The key difference between sport and learning is that you CHOOSE to play sports and you go in with the knowledge that there is a winner and a loser.  Students should not go to school to win -  students should go to school to learn.  Students should not go to school to compete for some award at the end of the year; students should go to school to collaborate and learn from teachers and peers.  We rob our children of intrinsic motivation by continually offering extrinsic motivators.

Also, for those who say, "if we get rid of awards, we might as well get rid of test scores and grades and entrance exams"; I say: ABSOLUTELY, these also do not promote learning.  I will, however, leave this conversation for another post.

To many people, unfortunately, learning does seem to be a sport.  For those people who believe this, here are some questions to consider:

  • When/why did learning in school become this zero-sum activity that creates winners and losers?
  • Are certain areas of school favoured over others?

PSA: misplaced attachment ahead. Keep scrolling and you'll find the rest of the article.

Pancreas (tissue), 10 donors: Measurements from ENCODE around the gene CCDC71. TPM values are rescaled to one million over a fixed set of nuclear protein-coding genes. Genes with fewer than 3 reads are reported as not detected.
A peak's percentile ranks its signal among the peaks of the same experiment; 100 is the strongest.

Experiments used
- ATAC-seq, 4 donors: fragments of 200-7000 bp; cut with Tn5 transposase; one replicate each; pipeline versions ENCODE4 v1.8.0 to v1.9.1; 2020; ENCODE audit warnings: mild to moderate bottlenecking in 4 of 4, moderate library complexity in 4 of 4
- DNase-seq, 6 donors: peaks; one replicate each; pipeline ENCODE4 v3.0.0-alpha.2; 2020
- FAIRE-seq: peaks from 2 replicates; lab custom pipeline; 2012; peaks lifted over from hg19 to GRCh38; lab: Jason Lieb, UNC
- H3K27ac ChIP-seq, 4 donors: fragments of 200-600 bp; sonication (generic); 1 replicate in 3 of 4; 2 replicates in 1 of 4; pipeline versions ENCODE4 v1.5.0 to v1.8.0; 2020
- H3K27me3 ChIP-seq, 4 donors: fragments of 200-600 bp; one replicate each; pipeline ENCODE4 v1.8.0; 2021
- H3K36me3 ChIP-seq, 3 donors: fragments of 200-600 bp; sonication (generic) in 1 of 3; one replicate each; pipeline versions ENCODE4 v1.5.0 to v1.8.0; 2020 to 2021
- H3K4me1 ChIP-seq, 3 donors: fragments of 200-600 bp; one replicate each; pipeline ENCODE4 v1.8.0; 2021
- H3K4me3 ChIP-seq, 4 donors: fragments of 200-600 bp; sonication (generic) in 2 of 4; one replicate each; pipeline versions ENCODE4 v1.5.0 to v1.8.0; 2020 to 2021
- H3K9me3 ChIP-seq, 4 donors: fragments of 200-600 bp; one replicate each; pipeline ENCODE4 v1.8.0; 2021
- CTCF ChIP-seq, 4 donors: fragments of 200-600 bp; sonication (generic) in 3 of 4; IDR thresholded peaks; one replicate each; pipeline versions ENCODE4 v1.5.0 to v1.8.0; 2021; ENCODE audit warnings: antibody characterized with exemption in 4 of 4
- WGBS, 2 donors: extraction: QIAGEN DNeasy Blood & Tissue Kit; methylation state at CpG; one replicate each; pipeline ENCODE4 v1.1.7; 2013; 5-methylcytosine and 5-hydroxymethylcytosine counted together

• How do you award the top learner?  How is one learner better than another?
  • How much do politics play into awards in schools?
  • Is it more about the parents wanting their kids to have awards or is it about the kids needing awards?
  • Who has taught these kids that awards are important?
  • What stays with you for life - the intrinsic motivation of knowing that one can learn or the extrinsic motivation of trophies, certificates and prizes?
  • Is one child's strength more/less valuable than another child's strength?
  • Do we give out awards for top academic child in the family?  If an argument is that we "need to prepare students for the competitive real world", why do most not do this within their own families?  (I am still awaiting to get to this awful "competitive real-world" that people keep warning me about -).
  • If, according to Deci and Ryan, extrinsic motivators take away from intrinsic motivation, and not only will the non-award winners be harmed but also the winners, then why would we continue with our awards tradition?